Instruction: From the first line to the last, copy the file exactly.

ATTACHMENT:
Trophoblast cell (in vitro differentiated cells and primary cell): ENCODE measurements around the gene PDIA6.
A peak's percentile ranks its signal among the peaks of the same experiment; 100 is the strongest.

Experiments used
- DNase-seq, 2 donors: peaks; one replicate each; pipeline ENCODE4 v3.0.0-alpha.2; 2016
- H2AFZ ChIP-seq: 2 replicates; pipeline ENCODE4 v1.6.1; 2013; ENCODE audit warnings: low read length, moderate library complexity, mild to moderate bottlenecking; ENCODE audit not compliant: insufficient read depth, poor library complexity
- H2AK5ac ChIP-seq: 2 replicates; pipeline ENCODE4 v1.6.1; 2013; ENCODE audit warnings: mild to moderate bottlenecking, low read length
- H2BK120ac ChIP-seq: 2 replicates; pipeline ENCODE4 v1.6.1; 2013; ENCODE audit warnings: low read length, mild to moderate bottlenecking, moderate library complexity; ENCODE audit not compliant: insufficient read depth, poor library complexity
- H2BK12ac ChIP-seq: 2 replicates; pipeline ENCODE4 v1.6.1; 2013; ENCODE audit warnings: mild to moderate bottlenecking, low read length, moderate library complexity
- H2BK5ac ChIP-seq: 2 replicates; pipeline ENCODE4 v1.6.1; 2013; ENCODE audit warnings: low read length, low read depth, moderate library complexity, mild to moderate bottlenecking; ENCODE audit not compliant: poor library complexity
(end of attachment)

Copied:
Trophoblast cell (in vitro differentiated cells and primary cell): ENCODE measurements around the gene PDIA6.
A peak's percentile ranks its signal among the peaks of the same experiment; 100 is the strongest.

Experiments used
- DNase-seq, 2 donors: peaks; one replicate each; pipeline ENCODE4 v3.0.0-alpha.2; 2016
- H2AFZ ChIP-seq: 2 replicates; pipeline ENCODE4 v1.6.1; 2013; ENCODE audit warnings: low read length, moderate library complexity, mild to moderate bottlenecking; ENCODE audit not compliant: insufficient read depth, poor library complexity
- H2AK5ac ChIP-seq: 2 replicates; pipeline ENCODE4 v1.6.1; 2013; ENCODE audit warnings: mild to moderate bottlenecking, low read length
- H2BK120ac ChIP-seq: 2 replicates; pipeline ENCODE4 v1.6.1; 2013; ENCODE audit warnings: low read length, mild to moderate bottlenecking, moderate library complexity; ENCODE audit not compliant: insufficient read depth, poor library complexity
- H2BK12ac ChIP-seq: 2 replicates; pipeline ENCODE4 v1.6.1; 2013; ENCODE audit warnings: mild to moderate bottlenecking, low read length, moderate library complexity
- H2BK5ac ChIP-seq: 2 replicates; pipeline ENCODE4 v1.6.1; 2013; ENCODE audit warnings: low read length, low read depth, moderate library complexity, mild to moderate bottlenecking; ENCODE audit not compliant: poor library complexity